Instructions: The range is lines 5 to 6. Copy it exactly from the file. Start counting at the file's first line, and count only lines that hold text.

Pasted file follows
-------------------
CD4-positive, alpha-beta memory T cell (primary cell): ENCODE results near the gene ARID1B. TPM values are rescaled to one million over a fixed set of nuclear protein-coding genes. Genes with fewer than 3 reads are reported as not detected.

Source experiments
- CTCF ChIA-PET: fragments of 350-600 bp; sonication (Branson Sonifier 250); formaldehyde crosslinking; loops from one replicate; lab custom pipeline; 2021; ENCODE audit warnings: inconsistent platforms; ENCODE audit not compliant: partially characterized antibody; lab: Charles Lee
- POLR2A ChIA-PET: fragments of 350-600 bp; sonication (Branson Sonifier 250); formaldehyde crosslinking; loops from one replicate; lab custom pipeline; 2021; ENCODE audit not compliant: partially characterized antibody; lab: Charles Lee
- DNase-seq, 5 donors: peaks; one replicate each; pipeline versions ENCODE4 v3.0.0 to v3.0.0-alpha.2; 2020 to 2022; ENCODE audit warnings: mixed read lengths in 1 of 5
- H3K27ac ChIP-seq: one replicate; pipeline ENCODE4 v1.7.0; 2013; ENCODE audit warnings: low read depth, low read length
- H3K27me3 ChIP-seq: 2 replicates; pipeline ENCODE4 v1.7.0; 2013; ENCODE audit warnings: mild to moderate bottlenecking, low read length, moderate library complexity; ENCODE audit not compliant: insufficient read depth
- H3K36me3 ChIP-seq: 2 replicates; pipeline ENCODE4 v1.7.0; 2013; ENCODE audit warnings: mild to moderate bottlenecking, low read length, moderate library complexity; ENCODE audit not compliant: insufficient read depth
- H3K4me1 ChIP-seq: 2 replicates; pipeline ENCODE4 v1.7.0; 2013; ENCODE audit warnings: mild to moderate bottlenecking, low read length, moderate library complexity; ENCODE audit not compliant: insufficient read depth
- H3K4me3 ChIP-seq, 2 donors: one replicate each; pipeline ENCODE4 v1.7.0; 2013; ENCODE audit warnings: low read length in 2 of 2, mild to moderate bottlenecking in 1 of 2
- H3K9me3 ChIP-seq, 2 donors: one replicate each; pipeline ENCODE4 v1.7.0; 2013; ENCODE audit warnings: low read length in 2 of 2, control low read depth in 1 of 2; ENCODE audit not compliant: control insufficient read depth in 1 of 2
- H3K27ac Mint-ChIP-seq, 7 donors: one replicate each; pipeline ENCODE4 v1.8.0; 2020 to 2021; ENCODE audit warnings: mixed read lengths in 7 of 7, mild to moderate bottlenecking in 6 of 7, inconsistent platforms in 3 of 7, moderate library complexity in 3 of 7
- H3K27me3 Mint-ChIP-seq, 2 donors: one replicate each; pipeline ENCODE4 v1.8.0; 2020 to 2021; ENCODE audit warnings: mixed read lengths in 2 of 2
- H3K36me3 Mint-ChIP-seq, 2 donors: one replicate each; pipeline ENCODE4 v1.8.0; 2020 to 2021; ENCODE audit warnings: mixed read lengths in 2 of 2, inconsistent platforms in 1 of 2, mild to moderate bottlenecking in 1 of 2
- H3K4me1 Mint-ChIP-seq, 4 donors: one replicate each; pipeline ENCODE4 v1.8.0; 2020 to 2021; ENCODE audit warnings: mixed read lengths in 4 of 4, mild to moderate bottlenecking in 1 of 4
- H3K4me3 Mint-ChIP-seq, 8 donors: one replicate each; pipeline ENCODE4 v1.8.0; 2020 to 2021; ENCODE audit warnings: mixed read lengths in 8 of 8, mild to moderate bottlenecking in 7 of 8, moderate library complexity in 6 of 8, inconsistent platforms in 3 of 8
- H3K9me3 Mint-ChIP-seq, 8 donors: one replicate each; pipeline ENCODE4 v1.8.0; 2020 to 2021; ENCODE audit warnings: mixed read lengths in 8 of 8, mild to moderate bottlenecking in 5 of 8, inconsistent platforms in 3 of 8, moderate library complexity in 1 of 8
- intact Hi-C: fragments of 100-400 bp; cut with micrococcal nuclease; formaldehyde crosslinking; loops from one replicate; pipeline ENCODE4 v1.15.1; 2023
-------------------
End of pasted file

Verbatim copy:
- DNase-seq, 5 donors: peaks; one replicate each; pipeline versions ENCODE4 v3.0.0 to v3.0.0-alpha.2; 2020 to 2022; ENCODE audit warnings: mixed read lengths in 1 of 5
- H3K27ac ChIP-seq: one replicate; pipeline ENCODE4 v1.7.0; 2013; ENCODE audit warnings: low read depth, low read length